ETA: Yeah you shouldn't have used your email as your username.



Thanks so much for your response. I plan on taking the LSAT in September. I do think I will be able to get my GPA up some before graduating, but I have so many B's it may not make a large difference to be honest, especially not as soon as application deadlines. Well I could apply to law schools based on where I think I could get into, but my concern is how do I know what I can afford? Should I apply for some out of my price range just for the possibility of receiving aid, or is this far reaching?

Unfortunately, I made this account four years ago and cannot change the email. I should've noticed before posting, maybe I can contact the site about changing.

Yeah contact a mod about your username. I think you should apply to all schools you're interested in no matter what the application fee costs. You can also try applying for an LSAC fee waiver, if that is something you are interested in, I think it will help you if you end up getting it.

wonderfulworldicb10

New
Posts: 6
Joined: Sat Jun 11, 2016 10:08 am

Re: Applying to Law School with an EFC of 0 (estimated family contribution)

Postby wonderfulworldicb10 » Sat Jun 11, 2016 11:34 am

A. Nony Mouse wrote:By using your email, people here (which includes admissions people, fairly regularly) can probably pretty easily figure out your real name (also there's a possibility of spam emails and hacking and so on). If you PM me what you'd like the username changed to, I can do that (just check the member list first to make sure no one's already using it).


Thanks so much! I actually just emailed the problem to the site. If you could please change it to wonderfulworldicb10

User avatar
pancakes3

Platinum
Posts: 6623
Joined: Sun Jul 20, 2014 2:49 pm

Re: Applying to Law School with an EFC of 0 (estimated family contribution)

Postby pancakes3 » Sat Jun 11, 2016 11:36 am

wonderfulworldicb10 wrote:I do not want to take a year off because my undergrad loans will begin collecting interest. I do see how this could be a good option, but maybe not for me?


if you sit out a year and interest accrues, how much are you spending more? compared to retaking the LSAT where you go from no scholarship ($200k in loans) down to full scholarship and only COL ($60k in loans) you've "gained" $140,000. Interest is a bitch but you're not going to accrue 140k worth by sitting out a year.

Also, environmental law is a highly competitive and niche field without a lot of high paying jobs. I was just looking up what Southern Environmental Law Center pays - google says $40k entry level. Highly competitive + low pay is a double-whammy of you needing to go to a T14 school AND with substantial scholarship which makes your LSAT score that much more important.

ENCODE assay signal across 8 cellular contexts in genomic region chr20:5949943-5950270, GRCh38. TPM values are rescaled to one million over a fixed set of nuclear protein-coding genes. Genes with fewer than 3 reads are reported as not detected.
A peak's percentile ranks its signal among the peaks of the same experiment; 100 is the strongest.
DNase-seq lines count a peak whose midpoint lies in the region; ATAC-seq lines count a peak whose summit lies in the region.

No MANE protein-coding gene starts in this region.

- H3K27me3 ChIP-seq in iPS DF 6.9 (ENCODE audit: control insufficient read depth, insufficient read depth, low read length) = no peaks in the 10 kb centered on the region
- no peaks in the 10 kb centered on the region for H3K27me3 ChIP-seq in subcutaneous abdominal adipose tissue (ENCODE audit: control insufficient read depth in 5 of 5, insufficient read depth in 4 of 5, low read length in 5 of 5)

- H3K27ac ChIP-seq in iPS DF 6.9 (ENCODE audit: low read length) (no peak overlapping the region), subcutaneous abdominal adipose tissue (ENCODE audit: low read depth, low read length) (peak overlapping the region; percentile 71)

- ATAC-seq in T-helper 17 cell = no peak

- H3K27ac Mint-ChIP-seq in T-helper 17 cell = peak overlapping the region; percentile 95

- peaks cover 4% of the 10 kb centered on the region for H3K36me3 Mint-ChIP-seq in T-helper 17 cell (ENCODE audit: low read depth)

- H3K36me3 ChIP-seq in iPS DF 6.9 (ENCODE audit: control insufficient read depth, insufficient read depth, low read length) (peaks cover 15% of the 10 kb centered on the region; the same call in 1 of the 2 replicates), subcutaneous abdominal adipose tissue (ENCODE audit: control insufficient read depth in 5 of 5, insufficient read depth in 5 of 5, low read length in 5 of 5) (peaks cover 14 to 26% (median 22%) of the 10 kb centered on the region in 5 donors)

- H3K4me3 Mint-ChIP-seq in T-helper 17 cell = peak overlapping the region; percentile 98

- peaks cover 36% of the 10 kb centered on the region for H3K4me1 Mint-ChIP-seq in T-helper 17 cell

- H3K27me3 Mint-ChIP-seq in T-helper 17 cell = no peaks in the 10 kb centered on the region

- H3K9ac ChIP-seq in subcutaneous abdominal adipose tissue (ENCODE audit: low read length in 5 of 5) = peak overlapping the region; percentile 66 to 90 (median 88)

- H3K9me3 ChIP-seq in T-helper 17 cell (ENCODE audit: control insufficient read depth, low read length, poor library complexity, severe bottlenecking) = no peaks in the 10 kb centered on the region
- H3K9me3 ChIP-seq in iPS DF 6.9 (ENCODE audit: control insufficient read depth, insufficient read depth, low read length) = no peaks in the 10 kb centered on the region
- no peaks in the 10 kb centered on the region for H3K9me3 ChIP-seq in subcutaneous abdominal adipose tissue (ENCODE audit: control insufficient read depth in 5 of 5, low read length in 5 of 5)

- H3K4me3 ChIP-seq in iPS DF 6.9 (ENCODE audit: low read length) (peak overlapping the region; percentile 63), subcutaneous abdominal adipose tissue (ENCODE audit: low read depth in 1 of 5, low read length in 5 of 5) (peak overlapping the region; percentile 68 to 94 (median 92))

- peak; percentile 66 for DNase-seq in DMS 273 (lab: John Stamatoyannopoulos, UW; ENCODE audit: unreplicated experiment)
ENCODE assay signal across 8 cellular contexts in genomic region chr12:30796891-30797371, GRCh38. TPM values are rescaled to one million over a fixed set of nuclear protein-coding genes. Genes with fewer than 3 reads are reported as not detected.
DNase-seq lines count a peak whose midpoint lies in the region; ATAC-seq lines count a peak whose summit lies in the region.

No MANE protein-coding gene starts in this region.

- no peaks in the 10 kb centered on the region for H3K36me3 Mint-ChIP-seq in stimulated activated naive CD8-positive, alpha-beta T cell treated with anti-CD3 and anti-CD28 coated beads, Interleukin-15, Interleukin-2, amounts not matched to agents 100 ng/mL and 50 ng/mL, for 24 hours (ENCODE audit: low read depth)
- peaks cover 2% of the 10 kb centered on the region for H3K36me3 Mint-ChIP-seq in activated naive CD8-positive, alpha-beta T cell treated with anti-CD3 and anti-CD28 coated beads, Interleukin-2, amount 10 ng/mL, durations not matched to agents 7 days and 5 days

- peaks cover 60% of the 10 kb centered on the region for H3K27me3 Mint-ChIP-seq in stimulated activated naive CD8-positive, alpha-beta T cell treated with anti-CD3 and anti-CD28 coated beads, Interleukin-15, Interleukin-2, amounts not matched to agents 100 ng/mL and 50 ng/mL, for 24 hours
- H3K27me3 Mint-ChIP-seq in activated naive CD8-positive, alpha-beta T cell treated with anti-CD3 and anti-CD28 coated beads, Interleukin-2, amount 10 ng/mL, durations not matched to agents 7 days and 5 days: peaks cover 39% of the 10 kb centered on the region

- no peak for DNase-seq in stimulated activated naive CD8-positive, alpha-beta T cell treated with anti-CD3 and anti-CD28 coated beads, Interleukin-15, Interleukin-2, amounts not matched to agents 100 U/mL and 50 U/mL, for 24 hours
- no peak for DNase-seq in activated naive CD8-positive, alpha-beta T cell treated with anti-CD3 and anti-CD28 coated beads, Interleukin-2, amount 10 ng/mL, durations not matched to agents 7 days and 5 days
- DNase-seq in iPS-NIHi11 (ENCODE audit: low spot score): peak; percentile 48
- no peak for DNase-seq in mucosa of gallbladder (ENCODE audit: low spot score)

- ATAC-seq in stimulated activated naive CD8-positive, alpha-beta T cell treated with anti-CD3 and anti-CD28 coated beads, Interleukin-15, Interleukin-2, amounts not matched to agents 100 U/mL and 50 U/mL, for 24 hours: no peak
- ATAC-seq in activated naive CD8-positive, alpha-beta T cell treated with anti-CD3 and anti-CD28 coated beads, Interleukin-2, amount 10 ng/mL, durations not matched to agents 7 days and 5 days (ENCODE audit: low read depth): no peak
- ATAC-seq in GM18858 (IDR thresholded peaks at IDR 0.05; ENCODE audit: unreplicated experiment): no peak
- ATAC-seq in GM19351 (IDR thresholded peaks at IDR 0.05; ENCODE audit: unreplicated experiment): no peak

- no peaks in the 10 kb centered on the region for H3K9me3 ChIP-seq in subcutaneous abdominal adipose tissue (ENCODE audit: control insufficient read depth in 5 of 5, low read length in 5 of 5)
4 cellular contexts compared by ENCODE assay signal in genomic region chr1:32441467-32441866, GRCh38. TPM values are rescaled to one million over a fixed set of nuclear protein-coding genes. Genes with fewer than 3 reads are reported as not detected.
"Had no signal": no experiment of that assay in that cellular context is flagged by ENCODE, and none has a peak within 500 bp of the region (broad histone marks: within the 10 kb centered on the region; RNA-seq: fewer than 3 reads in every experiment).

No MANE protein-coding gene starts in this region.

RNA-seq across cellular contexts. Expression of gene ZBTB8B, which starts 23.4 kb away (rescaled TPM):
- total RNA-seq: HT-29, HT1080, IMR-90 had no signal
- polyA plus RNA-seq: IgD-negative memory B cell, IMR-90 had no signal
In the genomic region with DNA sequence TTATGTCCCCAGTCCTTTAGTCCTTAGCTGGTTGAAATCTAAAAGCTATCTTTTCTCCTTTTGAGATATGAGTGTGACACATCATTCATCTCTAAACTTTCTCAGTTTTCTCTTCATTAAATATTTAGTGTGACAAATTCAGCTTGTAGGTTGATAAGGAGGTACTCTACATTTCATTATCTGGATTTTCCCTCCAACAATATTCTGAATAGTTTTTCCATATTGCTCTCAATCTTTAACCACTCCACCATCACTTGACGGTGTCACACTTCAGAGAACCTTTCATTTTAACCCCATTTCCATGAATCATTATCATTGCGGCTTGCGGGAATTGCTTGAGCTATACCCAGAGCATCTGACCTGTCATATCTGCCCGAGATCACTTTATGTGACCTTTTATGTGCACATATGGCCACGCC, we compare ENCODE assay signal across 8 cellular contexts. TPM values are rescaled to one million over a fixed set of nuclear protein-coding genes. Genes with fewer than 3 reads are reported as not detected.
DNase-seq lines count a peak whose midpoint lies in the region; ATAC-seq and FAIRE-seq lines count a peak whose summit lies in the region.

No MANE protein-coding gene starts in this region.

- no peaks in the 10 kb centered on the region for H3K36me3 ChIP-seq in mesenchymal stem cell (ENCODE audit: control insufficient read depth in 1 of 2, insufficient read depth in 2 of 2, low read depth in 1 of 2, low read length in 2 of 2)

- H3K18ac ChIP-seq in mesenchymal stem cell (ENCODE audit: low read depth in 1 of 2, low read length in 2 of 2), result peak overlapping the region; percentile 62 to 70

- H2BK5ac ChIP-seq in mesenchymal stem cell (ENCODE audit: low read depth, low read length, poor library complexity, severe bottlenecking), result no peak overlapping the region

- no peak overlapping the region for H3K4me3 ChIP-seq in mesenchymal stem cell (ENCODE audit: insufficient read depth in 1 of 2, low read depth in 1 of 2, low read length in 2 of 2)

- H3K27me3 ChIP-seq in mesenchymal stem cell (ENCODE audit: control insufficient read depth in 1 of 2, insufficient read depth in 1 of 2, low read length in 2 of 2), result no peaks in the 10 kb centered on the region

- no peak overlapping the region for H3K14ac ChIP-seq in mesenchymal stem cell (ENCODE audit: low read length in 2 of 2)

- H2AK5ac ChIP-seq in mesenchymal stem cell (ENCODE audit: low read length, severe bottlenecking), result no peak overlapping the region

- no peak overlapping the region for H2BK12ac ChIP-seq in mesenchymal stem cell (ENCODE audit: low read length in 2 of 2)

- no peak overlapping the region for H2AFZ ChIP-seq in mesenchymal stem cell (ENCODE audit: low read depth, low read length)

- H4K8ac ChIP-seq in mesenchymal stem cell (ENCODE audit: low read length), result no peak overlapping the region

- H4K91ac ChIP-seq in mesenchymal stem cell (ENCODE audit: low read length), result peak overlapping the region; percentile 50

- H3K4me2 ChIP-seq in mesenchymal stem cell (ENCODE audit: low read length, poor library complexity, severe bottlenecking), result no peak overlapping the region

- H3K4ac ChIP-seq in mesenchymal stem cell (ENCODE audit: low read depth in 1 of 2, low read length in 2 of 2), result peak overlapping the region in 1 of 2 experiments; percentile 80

wonderfulworldicb10

New
Posts: 6
Joined: Sat Jun 11, 2016 10:08 am

Re: Applying to Law School with an EFC of 0 (estimated family contribution)

Postby wonderfulworldicb10 » Sat Jun 11, 2016 12:17 pm

pancakes3 wrote:if you sit out a year and interest accrues, how much are you spending more? compared to retaking the LSAT where you go from no scholarship ($200k in loans) down to full scholarship and only COL ($60k in loans) you've "gained" $140,000. Interest is a bitch but you're not going to accrue 140k worth by sitting out a year.

Also, environmental law is a highly competitive and niche field without a lot of high paying jobs. I was just looking up what Southern Environmental Law Center pays - google says $40k entry level. Highly competitive + low pay is a double-whammy of you needing to go to a T14 school AND with substantial scholarship which makes your LSAT score that much more important.


Well thank-you for your advice, you made some good points that I will take into consideration. Any suggestions for what kind of opportunities I should seek is I do decide to take a year off?
I have been interning for the NC democratic candidate for governor, since September, who is also currently the State Attorney General. I have been thinking about seeking something environmental related, but I'm also unsure if staying through the general election cycle could potentially lead to a letter of recommendation signed by the governor (and this may be worth my time?) Even so, I would like to do something more impressive than retail and the options on where to go from here are overwhelming in number.

Also, I am not dead set on environmental law. I was aware of some of the things you stated, and it is enough to make one want to consider other options as well. To my knowledge the first year of law school is the same regardless of what type of law you wish to go into, if this is the case is there really that much harm in considering options while at law school?

User avatar
pancakes3

Platinum
Posts: 6623
Joined: Sun Jul 20, 2014 2:49 pm

Re: Applying to Law School with an EFC of 0 (estimated family contribution)

Postby pancakes3 » Sat Jun 11, 2016 2:21 pm

The thing to keep in mind is that you'll be a lawyer first and whatever niche you settle into second. People want you for your legal expertise not your environmental/business/etc. expertise especially when you first graduate from law school. Even then it's not so much your expertise but your training. Getting an environmental job before LS helps build your narrative but when it comes to being hired after law school it won't matter nearly as much as where you went and what your grades in law school were. What job you take now is only a difference maker in the margin where it comes down between you and a comparable candidate with the same LS grades but you have a longer history of being environmentally conscious than the other candidate.

So full circle you need to get into the school that gives the best overall employment chances (determined at this point solely off your LSAT) before worrying about the niche soecialty advantages. I know that all this advice sounds counterintuitive but that's the reality of the legal market.



Return to “Law School Admissions Forum�

Who is online

Users browsing this forum: Google Adsense [Bot], tlsadmin7 and 7 guests